21. In the 80's, I sold a drawing I'd exhibited in a local art show for $185.00. Last year I discovered that drawing on the internet, somewhere in New Jersey for sale for $45. (Hell, the matting and frame cost more than that 25 years ago.) This is why I seldom feel smug.
22. During a walk with my father at a very early age, I was told the dove we encountered was a "coo-coo-bird." When encountering the same kind of bird during a walk with my first grade class, and the teacher asking if anyone knew what kind of bird that was, and I responding, "A coo-coo-bird!" only to be told that was not right, lost all faith in my father. Only 40 years later, after realizing he was a pretty great dad, did I confess this to him.
23. On a hike up the Athabasca Glacier in Alberta, CA, I walked into a stiff head wind beyond the tourists until all alone. It was a magic moment in which I was determined to walk into oblivion until I heard a strange droning sound. It was a "bus" on snow tracks full of Japanese tourists. I am now positive I am on slides and in photo albums of many Japanese aboard that tracked snow vehicle.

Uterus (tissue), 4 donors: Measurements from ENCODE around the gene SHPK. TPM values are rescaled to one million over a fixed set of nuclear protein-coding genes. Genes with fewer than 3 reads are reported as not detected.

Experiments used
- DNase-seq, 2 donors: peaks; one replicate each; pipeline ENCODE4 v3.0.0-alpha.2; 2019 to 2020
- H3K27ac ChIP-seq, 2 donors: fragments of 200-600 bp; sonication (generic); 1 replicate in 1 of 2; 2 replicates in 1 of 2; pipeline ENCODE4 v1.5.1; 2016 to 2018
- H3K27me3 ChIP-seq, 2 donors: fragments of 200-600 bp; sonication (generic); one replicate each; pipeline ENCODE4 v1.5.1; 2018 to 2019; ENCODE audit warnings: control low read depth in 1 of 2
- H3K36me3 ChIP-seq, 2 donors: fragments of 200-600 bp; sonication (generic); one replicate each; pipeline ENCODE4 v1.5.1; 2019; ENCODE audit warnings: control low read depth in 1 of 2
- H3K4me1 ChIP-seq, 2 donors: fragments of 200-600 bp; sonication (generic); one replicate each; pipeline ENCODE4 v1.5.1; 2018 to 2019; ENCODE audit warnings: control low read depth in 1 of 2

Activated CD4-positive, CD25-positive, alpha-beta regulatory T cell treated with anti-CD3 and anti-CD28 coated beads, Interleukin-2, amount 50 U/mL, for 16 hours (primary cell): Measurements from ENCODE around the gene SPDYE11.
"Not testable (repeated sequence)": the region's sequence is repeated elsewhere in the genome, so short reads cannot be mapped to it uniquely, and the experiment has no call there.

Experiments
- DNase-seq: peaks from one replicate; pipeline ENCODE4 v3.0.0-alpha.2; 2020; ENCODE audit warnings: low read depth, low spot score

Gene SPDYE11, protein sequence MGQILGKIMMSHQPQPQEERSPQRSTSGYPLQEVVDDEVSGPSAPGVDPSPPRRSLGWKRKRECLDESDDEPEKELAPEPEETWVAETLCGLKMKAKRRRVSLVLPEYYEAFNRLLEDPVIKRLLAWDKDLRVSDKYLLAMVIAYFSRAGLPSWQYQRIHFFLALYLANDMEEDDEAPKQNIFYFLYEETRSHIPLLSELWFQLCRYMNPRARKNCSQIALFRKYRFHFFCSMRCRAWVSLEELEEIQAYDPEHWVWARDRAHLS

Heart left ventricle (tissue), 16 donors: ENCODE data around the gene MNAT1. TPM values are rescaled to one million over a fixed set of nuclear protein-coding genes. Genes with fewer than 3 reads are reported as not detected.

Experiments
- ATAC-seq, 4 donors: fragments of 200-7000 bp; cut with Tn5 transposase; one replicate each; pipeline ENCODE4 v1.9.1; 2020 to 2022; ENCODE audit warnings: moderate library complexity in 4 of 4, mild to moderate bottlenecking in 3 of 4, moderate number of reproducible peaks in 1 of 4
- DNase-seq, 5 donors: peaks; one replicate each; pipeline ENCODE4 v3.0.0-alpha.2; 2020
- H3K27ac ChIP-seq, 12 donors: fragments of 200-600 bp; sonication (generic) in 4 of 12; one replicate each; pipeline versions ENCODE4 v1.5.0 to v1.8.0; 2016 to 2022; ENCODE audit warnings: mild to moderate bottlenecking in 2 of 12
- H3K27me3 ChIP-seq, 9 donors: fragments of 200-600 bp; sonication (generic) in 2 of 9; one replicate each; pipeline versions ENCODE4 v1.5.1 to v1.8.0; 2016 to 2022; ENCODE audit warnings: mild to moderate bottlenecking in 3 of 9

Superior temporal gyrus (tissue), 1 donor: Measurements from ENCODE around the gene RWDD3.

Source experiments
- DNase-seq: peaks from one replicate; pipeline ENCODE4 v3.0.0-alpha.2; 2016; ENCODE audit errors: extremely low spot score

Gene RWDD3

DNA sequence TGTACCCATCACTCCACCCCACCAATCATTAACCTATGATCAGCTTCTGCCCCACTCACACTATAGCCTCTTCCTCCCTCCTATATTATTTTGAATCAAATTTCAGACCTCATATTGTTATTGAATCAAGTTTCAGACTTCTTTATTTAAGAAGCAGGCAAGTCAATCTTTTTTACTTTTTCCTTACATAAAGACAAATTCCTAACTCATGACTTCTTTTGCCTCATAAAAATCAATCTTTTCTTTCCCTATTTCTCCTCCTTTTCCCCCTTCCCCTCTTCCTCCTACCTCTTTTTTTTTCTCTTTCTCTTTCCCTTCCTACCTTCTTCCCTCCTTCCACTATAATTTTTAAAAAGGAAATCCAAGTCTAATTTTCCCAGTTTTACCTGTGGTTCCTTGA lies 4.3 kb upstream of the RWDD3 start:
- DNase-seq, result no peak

24. Disgruntled on my way down from the glacier mentioned in #23, I decided to throw a Canadian dollar into one of those deep blue-green crevasses. For a coin that wouldn't be discovered by anthropologists for thousands of years hence, I decided to make a wish for world peace. Reconsidering at the last moment, I exchanged the $1.00 Canadian for a 25 cent piece. As a result, peace never happened which explains why anthropologists, thousands of years from now, won't discover the $0.25 Canadian I threw in a crevass on the Athabasca Glacier in 1989 -- most likely because there won't be any anthropologists alive then.
25. Being the first to arrive at the tiny Taos bookstore (before my wife and family from Oregon), I opened the door and boldly asked of the proprietor, "Do you allow illiterates in here?" She replied, "Why yes! We have many books with pictures in them!" at which point I turned to my relatives outside and said, "It's ok, you can come in." (They did, to the chuckles of all inside.)
There's one other random thing I haven't mentioned, but that would make 26.